You can talk about the craft of writing all you want, but the rules are simple. One, get the reader interested in the characters and their problems (plot) and two,  keep the action going by constantly tempting them with “what’s next?”

I guarantee you’ll have a winner.

 

 

 

 

 

 

 

The longest week

I wasn’t going to write about this, but because October is Breast Cancer Awareness Month, I decided to share anyway.

Like many woman, I get an annual mammogram. I may be past the recommended age range, but I remember my first husband’s Aunt Estelle dying of breast cancer 50 years ago. She had a total mastectomy, but the cancer got her anyway. She was  in her eighties.

So I two weeks ago, I had a screening mammogram. I always feel a little apprehensive, but in the past 15 years the only result was a letter telling me all was fine.

I went immediately in panic mode when, just three days later, I got a phone call. The caller ID was Charlotte Radiology.

I'd Rather Go to California by [Bruney, Sandra]

I wrote about my journey back in 2014 in “I’d Rather Go to California.Many people have told me it helped them, a friend, or a relative, which was my purpose in sharing my story.

I knew it would not be good news. They send a letter for that.

The very nice voice on the other end told me I had to schedule a diagnostic mammogram and a ultrasound. The only reason given was that the first mammogram was “incomplete.” I figured that was a code word for “We found something disturbing and it may or may not be cancer so we’ll take another look.”

Friends, the week until I went back was the longest week of my life. If this were the first time this had happened, I’d have been scared but ignorant. This time I was scared and fully aware of what might be ahead. It may have been 16 years ago, but I still remember the pain of surgery, the sickness of the chemo, during which I lost nearly 30 pounds because I couldn’t eat, and then the exhaustion following radiation. It took me a year to recover.

I had the diagnostic mammogram and was taken to the ultrasound room. I waited there alone for about five minutes, with everything going through my mind from how to tell the kids and what this meant for my planned trip to Ireland in 2019.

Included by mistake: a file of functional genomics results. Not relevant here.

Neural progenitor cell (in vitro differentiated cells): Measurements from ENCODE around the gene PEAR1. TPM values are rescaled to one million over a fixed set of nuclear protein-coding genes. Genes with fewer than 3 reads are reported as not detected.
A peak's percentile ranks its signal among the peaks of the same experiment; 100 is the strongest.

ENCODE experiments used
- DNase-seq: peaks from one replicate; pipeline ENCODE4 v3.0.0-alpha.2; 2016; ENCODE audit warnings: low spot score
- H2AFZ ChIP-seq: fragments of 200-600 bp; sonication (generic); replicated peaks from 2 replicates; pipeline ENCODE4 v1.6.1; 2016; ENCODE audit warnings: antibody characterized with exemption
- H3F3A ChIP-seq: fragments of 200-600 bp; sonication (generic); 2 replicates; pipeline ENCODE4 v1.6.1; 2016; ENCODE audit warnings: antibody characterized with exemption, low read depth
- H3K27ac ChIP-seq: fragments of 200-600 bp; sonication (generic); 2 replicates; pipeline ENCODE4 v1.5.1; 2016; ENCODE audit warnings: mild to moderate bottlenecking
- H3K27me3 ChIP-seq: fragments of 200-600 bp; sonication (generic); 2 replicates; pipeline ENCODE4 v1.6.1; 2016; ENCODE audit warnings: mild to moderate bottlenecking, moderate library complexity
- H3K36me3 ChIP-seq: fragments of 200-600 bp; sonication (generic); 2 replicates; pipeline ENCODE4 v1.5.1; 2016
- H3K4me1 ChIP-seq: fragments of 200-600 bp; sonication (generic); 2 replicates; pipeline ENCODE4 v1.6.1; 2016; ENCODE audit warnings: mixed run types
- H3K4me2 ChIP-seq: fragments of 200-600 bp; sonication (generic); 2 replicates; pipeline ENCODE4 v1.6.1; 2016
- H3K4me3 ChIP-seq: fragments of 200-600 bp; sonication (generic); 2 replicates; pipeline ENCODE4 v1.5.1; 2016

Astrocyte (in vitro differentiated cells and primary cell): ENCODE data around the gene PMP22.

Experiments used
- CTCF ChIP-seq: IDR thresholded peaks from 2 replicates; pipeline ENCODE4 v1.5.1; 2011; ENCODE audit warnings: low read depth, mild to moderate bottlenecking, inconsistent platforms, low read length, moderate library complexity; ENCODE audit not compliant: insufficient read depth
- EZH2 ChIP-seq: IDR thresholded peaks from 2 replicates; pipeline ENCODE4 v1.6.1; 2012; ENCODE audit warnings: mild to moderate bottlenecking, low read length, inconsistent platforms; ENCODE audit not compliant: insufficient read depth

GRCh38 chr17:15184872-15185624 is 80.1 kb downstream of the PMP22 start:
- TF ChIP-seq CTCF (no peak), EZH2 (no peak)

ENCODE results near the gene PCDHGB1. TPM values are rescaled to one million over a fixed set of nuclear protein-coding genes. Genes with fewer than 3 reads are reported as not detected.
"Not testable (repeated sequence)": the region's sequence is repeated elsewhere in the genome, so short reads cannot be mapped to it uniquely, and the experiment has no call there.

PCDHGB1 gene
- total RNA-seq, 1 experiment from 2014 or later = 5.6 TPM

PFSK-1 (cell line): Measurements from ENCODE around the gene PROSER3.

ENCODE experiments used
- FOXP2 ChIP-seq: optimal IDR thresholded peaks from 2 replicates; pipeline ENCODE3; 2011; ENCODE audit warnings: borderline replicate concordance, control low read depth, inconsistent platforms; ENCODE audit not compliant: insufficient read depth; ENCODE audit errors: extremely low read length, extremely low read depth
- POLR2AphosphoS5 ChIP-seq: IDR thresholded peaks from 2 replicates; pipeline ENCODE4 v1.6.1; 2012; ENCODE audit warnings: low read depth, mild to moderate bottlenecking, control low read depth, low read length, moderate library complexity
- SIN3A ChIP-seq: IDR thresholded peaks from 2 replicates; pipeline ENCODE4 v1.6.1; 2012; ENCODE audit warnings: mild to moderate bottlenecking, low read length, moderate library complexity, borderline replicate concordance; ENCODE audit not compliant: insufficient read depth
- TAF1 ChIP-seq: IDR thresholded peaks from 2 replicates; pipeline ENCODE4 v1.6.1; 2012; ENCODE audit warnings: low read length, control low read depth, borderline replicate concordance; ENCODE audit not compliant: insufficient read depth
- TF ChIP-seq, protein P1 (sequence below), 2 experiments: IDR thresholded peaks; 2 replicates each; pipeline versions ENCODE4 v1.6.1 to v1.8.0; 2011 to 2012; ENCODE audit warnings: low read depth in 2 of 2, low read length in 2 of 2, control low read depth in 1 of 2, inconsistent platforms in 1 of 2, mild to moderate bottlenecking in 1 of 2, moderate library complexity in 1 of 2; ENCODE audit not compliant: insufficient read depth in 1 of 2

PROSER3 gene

Then the doctor came in. “Everything looks good,” he said. No need for an ultrasound. Come back in a year.

I felt that burden I’d been carrying lift right off. I thanked him and hugged the  nurse. I thanked God for His goodness all the way home.

I hadn’t told anyone about this except for two friends I knew would stay mum while offering up prayers. When I told them the news, they were as happy as I was.

Not every woman going for her annual mammogram has such good results. Remember them in your prayers. Support whatever organization you prefer in continued research and hope for a cure.

And ladies, schedule your mammogram.

 

 

 

 

And here we go again…

I don’t normally rant on this space. It’s supposed to be about my writing journey, not politics.

Let me start by saying I am not against guns. My Dad hunted when I was young to put meat on the table. It was the tail end of the Great Depression and we were happy to eat rabbit, squirrel, venison, quail or what ever else he shot. Mom drew the line at cooking ground hog or ‘possum.

After Jim died, I found six guns in the house, from his grandfather’s rabbit gun to a Kruger pistol. I got rid of all of them. I don’t hunt and if I shot at a burglar I most probably would shoot my big toe off before I hit him. I took a rifle course in college, but had to drop out because of my poor eyesight.

I don’t care if you have a gun in the house as long as it is safely locked up away from curious little hands.

But I do have some questions. I read The Charlotte Observer, which recently reported its 70th homicide for 2017. Most of these are committed by young kids in their teens or early twenties. The victims are also teens, or even children. Why do these kids have guns? We know their brains are not yet fully mature and that this age range acts on impulse. I recall reading about one victim who said in the ambulance taking him to the hospital that he didn’t know being shot HURT! Why would he? Movies, TV, and video games show people getting shot, but they don’t convey the pain of the victim, the anguish of the victim’s family, the horror of something done that can never be undone.

We want the government to act, but they are bought and paid for by the NRA. In a perfect world, Congress would listen to the people who elected them and not their pocketbooks and enact some sensible legislation. We can’t get all the guns off the street, but we can make it harder for them to be used when some kid feels he is being dissed and wants to show that sucker not to mess with him.